800 Rue du Square-Victoria, Montréal, QC H4Z 1C3
Marcella França is a multidisciplinary artist originally from Brazil. Her art practice ranges from visual arts, contemporary dance and new technologies. Primarily trained as a dancer, she received a BFA in visual communication specializing in audiovisual. After completing a postgraduate diploma in Video Dance – Movement’s Aesthetics, she started combining new technologies with performances, video art, and site-specific works to broaden her artistic expressions. França’s work has been exhibited internationally including SAT – Société des Arts Technologiques (Montreal, Canada), Montréal en Lumière Festival, Oi Futuro (Brazil), MAPP MTL, and I-BiT Mapping (Online).
Approach and works on display
Marcella França pursues the poetic rapture in the relation between the Water element and existential human issues. Through her research in science and philosophy, França explores the physical-chemical aspects of water such as fluidity, volatility, materiality and immateriality, correlating them with intangible concepts of impermanence, the becoming and memory. These subjects are intertwined with ideas of movement, decolonial issues and ecofeminism, and given visibility through hybrid visual languages that she creates with new technologies such as generative and interactive audiovisual effects and extended realities (XR, VR, and movement sensors), incorporating with videos, performances and immersive installations.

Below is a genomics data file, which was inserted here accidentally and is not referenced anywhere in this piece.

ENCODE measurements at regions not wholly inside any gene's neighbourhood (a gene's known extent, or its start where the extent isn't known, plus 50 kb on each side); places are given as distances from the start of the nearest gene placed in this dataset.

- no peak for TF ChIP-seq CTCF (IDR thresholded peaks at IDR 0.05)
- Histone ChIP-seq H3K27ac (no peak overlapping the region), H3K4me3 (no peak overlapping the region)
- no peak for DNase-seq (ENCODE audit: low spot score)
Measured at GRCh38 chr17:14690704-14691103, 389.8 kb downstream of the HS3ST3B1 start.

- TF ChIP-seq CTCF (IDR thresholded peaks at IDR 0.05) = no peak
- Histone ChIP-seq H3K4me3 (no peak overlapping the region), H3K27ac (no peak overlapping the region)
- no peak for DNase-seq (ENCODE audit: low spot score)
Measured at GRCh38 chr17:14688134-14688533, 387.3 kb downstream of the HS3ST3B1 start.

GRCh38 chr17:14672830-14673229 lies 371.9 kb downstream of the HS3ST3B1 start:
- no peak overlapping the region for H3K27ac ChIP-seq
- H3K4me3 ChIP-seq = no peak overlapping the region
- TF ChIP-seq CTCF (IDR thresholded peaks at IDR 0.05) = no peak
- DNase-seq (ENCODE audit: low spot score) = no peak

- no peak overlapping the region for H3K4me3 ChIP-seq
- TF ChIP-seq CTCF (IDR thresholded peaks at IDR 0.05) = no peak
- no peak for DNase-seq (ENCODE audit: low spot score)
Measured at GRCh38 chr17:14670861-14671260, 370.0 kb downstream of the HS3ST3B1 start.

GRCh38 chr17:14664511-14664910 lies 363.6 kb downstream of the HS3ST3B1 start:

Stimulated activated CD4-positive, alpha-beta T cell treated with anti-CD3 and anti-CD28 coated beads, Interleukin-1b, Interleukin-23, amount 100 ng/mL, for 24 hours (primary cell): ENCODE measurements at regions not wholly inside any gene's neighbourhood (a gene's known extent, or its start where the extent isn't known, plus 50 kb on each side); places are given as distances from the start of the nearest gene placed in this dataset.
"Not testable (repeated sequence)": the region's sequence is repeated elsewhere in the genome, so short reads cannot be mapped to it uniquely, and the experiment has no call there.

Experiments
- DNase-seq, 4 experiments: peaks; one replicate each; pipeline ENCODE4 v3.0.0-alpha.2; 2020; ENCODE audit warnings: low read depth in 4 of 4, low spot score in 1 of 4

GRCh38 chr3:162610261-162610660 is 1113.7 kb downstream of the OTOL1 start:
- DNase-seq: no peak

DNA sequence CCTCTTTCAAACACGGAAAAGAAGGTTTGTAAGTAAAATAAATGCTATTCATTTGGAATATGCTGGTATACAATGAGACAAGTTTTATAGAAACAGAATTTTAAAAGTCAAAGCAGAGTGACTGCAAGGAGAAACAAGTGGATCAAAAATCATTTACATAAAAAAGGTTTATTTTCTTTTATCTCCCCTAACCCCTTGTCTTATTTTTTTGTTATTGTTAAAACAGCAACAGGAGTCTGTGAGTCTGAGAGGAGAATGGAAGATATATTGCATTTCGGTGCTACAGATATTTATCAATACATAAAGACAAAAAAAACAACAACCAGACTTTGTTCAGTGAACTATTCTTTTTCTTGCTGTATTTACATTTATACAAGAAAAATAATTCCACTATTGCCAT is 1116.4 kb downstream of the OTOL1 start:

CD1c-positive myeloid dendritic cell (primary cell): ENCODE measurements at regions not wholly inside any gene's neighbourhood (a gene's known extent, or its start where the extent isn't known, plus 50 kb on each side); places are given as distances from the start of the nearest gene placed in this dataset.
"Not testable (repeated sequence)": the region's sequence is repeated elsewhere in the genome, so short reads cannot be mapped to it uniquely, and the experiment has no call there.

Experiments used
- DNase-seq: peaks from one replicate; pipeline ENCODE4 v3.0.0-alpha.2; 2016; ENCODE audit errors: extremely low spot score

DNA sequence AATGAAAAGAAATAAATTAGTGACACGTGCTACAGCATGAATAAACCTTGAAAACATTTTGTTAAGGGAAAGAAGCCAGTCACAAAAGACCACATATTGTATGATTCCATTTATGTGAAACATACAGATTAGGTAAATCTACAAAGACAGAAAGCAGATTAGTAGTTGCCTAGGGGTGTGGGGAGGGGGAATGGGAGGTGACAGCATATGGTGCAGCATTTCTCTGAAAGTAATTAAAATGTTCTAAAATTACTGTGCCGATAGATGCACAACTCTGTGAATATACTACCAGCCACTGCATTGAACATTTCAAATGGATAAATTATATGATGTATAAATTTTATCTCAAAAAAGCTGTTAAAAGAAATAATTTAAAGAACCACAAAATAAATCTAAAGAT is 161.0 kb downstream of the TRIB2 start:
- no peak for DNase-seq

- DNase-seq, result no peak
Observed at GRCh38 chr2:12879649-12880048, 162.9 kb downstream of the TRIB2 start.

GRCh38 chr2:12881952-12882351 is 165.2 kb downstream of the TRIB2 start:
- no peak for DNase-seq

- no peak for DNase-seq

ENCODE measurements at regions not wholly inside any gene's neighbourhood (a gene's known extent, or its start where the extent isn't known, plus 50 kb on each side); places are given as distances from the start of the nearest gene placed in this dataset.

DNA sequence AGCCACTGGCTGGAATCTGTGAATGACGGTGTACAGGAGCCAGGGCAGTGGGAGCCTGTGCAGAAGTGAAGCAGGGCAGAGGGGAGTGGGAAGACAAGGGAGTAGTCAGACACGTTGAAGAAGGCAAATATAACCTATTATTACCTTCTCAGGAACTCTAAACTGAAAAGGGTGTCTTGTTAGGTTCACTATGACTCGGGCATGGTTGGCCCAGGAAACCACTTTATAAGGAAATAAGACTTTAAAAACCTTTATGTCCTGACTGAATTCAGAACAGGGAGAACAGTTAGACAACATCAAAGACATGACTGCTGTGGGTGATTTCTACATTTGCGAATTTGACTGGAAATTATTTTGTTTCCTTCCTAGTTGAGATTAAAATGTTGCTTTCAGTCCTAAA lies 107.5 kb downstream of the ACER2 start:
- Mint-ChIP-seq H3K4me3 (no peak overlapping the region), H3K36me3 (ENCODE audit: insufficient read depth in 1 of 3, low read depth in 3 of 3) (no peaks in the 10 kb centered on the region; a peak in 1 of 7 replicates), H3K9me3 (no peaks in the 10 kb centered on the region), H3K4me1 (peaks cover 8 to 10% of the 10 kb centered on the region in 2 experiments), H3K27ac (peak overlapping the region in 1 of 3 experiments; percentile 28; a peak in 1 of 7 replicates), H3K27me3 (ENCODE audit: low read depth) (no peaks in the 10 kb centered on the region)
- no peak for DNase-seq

How Can We Dance While The Earth is Burning? (2020)
How Can I Dance While the Earth Is Burning? aims to give visibility to the poetic yet ominous relationship between fire and water in climate phenomena related to global warming. The video demonstrates the correlation between wildfires across the world, particularly in the Amazon rainforest in Brazil, and the melting of the polar ice caps – urgent global issues we cannot ignore. The title of the work is inspired by the song Beds are Burning (1987) by Midnight Oil, which was written to criticize the removal of Aboriginal communities from their lands. Thus, the work bears other layers of meaning, just as such forced displacement continues to happen with indigenous people in Brazil who are direct victims of criminal fires in the Amazon.